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Sermon – 8/3/03
Life in the Blood - Leviticus 17:11

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Life in the Blood

For the life of the flesh is in the blood, and I have given it to you upon the altar to make atonement for your souls; for it is the blood that makes atonement for the soul” (Leviticus 17:11)

While in Bible College during the 1970’s, I discovered parts of Scripture that I did not understand.  I was embarrassed and concerned that I had three internal settings: 1) I believe it, 2) I don’t believe it, and 3) I’m not sure.  I was WILLING to believe, but did not know HOW in certain areas.  The facts were there, but I lacked understanding.  One area was the cross – I believed in Christ and had received Him as my Savior, but didn’t see how His death made me acceptable in the sight of God.  I trusted in Him, but how did HIS death 2000 years ago, save me now?  I prayed, and God began a process of revealing Him and His cross to me.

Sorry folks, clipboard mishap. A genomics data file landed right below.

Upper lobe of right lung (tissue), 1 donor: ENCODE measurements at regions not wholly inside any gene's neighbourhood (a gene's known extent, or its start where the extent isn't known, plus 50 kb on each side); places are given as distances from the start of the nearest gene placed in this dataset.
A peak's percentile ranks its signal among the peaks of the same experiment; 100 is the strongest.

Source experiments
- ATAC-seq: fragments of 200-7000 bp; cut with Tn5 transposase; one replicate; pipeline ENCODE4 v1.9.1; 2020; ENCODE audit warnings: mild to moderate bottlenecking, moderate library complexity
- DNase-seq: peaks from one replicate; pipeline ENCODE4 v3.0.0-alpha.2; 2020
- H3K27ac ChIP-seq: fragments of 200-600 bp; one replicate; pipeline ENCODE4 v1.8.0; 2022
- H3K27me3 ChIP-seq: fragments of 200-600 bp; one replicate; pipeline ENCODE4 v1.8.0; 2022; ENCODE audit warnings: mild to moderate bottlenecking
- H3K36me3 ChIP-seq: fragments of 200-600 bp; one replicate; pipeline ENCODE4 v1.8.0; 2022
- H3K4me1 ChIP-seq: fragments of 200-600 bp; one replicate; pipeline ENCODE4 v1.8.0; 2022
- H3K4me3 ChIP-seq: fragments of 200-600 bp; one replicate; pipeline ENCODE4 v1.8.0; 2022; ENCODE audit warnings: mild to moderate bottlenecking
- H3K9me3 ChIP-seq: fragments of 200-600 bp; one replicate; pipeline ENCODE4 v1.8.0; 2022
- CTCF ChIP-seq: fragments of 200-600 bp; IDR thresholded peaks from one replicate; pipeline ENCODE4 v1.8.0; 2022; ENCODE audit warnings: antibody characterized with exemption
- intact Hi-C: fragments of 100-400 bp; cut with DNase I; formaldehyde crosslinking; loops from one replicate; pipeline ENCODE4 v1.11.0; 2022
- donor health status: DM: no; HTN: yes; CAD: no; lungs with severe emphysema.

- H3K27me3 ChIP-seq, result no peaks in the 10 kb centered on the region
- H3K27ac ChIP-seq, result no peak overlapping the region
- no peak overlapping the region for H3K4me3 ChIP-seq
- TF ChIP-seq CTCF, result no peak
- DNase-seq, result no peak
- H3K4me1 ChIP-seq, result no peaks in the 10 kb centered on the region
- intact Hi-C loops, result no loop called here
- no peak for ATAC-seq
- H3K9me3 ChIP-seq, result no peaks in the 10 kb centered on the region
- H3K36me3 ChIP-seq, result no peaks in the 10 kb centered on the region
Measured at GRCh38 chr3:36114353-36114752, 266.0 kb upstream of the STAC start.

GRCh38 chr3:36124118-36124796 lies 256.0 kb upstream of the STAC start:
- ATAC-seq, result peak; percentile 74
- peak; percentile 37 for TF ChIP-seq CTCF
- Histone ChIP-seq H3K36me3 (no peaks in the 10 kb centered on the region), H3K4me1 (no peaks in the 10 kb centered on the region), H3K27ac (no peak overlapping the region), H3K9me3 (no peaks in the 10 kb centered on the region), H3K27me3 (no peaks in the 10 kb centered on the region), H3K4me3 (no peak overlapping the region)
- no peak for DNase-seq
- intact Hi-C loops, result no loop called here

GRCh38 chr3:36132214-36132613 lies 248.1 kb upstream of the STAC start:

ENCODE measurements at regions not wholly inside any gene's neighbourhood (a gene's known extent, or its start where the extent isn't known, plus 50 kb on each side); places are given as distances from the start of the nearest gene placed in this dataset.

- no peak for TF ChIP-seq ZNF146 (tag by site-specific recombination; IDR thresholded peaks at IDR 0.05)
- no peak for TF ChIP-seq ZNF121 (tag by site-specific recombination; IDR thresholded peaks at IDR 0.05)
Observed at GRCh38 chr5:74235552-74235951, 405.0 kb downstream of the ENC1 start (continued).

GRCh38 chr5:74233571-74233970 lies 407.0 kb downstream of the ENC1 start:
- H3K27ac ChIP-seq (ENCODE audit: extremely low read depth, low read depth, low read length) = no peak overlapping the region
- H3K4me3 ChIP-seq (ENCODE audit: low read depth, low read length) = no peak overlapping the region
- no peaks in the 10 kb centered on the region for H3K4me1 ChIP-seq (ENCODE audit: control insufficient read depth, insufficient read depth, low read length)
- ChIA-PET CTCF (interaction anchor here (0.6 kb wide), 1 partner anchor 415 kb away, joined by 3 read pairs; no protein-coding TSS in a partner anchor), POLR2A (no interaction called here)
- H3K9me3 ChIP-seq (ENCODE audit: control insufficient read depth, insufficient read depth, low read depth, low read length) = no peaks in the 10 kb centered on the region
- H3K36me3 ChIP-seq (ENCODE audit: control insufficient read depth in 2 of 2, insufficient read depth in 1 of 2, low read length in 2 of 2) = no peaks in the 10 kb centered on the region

Bob was Genevieve’s husband of 27-years and my best friend.  He was her best friend, too.  Unknown to everyone, Bob had encountered the chemical “Agent-Orange” during his service in Vietnam.  Bob was a cook in a base camp and did not see action, but the chemicals were sprayed in the air and on the ground, polluting the food and water, and 30-years later, he was diagnosed with cancer.  Bob had treatment for 18-months and was briefly in remission, but the cancer returned and he died.  After his death, Genevieve’s testimony before a Congressional Subcommittee, included: “He developed non-Hodgkin’s lymphoma, a blood cancer that was connected to the chemicals used in the Vietnam War.” 

In discussing this with Genevieve, who is now my wife of two years, she reminded me about Bob’s blood transfusions in the times he was anemic because of the chemotherapy.  When he became pale, weak and confused, she would know it was time for another blood transfusion.  Off to the hospital they went, each time.  The next day after receiving blood, his energy level significantly returned and his color came back.  Genevieve observed that, “without the blood transfusions he would have died.”  And she continued, “There is life in the blood.”  She adds, “It should encourage us all about the importance of giving blood for others.”